In Business Insider Biden’s climate change policies are better than Trump’s, but they still aren’t enough to prevent a climate catastrophe supports the AOC view and stresses that the Democrats will lose ground in the mid-terms if they don’t embrace broader green issues that go beyond a return to Obama’s policies.

  2. “How hard will it be to find new jobs for coal miners?” Among other things it said:
    “Last week, The Australia Institute released a report that investigated the challenges and opportunities of getting out of coal. This included casting a critical eye on the apparent abundance of employment opportunities afforded by the coal mining sector – a factor that’s frequently cited as a reason to keep the industry afloat.
    Based on the most conservative reading of Australian Bureau of Statistics data, as of August 2019 the coal mining sector employed about 46,000 people, with about 20,000 to 25,000 in thermal coal (the remained in metallurgical coal).
    To drill down further on these figures, the report asserts that only around 5000 are employed in roles that are specific and unique to producing thermal coal and/or mining in general. The remainder are managerial, professional and clerical white collar professions, or trade occupations such as truck driving and carpentry – all easily transitioned to other industries.
    Looking at these figures, there’s not astounding numbers of people to retrain and, as the report points out, a plethora of options to fairly and justly do so.
    Perhaps the most obvious is the just under 20,000 jobs in renewable energy activities at present, set to at least double if the energy sector is to be decarbonised.”
    It also mentioned that the average age of coal industry workers was 42. A fair slab of these would be retired by 2050

  3. The Deloitte report has no new information. We’ve been discussing this around and around for a decade and a half here and the substance hasn’t changed, only the environment has around us as we are repeatedly frustrated by corporate ideological power.

  4. bilb I think I agree with you.

    Genuine climate deniers probably represent 10-15 % of the community, but pollies in power a bit more than that.

    Unfortunately they have a stranglehold on the system.

  5. John, thanks for the link. I didn’t set the post up to examine transition issues, but I have a couple of thoughts.

    First, I think that with the evident dangerous nature of the climate now and the risk it will get worse means that we have to stop pussy-footing around. Miners earning big bucks also have kids and grandkids.

    Secondly, they can’t expect everything to be handed on a plate. Governments can assist in various ways, but communities that will endure will usually do so because they take a hand in forging their own future.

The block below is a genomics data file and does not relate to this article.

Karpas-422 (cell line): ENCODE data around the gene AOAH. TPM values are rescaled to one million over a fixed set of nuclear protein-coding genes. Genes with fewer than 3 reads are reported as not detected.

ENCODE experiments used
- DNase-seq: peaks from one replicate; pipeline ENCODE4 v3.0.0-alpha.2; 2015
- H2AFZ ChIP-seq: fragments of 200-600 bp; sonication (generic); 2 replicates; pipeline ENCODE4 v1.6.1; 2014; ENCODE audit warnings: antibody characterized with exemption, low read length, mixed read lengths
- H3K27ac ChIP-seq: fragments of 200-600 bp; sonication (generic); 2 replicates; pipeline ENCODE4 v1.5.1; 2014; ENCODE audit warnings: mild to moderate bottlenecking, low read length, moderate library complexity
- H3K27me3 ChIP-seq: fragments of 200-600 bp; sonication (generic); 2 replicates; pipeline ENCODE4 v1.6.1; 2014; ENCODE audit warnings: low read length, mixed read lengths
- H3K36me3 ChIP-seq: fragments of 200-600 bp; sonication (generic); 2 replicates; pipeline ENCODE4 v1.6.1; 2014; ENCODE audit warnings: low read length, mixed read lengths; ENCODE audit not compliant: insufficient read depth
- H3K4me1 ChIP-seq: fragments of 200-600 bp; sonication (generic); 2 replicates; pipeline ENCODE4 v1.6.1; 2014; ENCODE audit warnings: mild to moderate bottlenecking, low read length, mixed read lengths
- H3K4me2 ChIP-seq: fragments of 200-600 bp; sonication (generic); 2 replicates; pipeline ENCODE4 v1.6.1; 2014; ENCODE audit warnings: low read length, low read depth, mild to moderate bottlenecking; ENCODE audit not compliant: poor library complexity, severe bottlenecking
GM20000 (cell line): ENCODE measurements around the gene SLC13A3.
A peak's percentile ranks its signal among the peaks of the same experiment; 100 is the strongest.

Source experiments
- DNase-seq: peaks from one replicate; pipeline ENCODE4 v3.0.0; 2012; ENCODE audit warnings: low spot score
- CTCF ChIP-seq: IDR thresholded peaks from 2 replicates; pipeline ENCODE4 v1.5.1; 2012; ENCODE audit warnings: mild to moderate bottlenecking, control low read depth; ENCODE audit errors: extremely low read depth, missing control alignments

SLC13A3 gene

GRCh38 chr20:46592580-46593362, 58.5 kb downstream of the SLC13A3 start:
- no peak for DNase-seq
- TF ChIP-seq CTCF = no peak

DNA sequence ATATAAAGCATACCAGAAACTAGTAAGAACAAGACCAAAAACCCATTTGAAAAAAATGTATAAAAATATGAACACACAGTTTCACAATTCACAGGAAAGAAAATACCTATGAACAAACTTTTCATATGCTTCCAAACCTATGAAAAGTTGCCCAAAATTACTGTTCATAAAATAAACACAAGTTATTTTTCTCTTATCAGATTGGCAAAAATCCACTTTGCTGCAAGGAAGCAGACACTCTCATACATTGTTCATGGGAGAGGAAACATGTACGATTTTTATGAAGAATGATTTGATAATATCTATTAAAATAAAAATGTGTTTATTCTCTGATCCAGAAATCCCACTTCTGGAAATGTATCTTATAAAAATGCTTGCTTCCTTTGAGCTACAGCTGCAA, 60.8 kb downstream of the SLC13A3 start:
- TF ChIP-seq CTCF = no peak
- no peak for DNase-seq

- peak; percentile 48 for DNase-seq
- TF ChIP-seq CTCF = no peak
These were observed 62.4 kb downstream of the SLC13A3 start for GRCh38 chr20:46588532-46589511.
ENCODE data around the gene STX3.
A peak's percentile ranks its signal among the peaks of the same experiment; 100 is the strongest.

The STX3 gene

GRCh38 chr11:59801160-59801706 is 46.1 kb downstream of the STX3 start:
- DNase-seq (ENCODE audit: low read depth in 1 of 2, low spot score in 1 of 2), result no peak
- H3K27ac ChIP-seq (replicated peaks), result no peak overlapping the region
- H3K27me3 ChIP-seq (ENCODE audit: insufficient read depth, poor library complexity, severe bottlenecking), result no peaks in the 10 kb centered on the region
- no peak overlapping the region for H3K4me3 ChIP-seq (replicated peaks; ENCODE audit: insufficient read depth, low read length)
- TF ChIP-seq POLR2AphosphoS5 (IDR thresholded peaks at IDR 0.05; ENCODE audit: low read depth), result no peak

Third, people like Joel Fitzgibbon can’t count. He says Labor needs to win a couple of central Qld seats to win government, which is not strictly true. There are more seats to be lost and not gained in SE Qld if Labor takes a coal-friendly stance.

  6. Biden has appointed John Kerry as his climate ambassador.

    Last night I was rummaging around and found this in Climate clippings 70 on 11 March 2012:

      In the article it said that Hans Joachim Schellnhuber, who advises Angela Merkel on climate change, had dropped in on President Obama’s top people, who told him that the political system couldn’t cope with what he was saying about the science. Prof Schellnhuber was not impressed.

  7. “We will pay a heavy price for this”, Turnbull savages Morrison and Taylor over climate

    Turnbull says Morrison was suckered by Trump.

      “We will pay a heavy price for this, believe me, in international trade. We are kidding ourselves to think that the Europeans will not have climate as an element free trade agreements. Absolutely kidding ourselves,” Turnbull said.

      “And I can see the Americans making it a condition of trade agreements right around the world. What Scott’s got to do now is pivot or dismount, whether it’s done elegantly or not, doesn’t really matter as long as he does it.”


      Turnbull was particularly scathing in his assessment of federal energy and emissions reduction minister Angus Taylor, suggesting Taylor was primarily motivated by wanting to appease right-wing supporters and media.

      “Angus is a highly numerate guy, but sadly, just about everything he says about energy is political,” Turnbull said. “And it’s aimed at securing and maintaining his base of support on the right-wing of the Liberal Party, and with their backers and amplifiers and the right-wing media, principally owned by Rupert Murdoch.”

      “Angus Taylor, who has genuinely united the energy sector in a way that no other ministers has ever done – he says, they’re wrong, they’re wrong, he won’t disclose his own modelling on the gas-fired recovery, but demands everyone else disclose their modelling. We’ve got to get real here – we know that we need urgently to cut our emissions and we also know that the cheapest form of generation is from variable renewables, wind and solar.”

    The long and short of it is that Morrison has pivoted in his language, but unless he sacks Taylor, nothing will change.

    A change in language won’t fool anyone on the international stage.

  8. Morrison is connected to Trump at the hip ideologically dragging Australian’s down Trumps ill conceived “policy” path. The real question is whose interests are being served.

    This item should cause great concern

    Why would a president halfway out the door take such an action? There is only one person who benefits from this and that is Putin who can now mount military operations in complete radio secrecy.

    Trump is a traitor through and through, but Australian interests have been dragged along by Morrison’s sycophantic subservience to a Psychopathic Traitor, climate action being compromised in the process.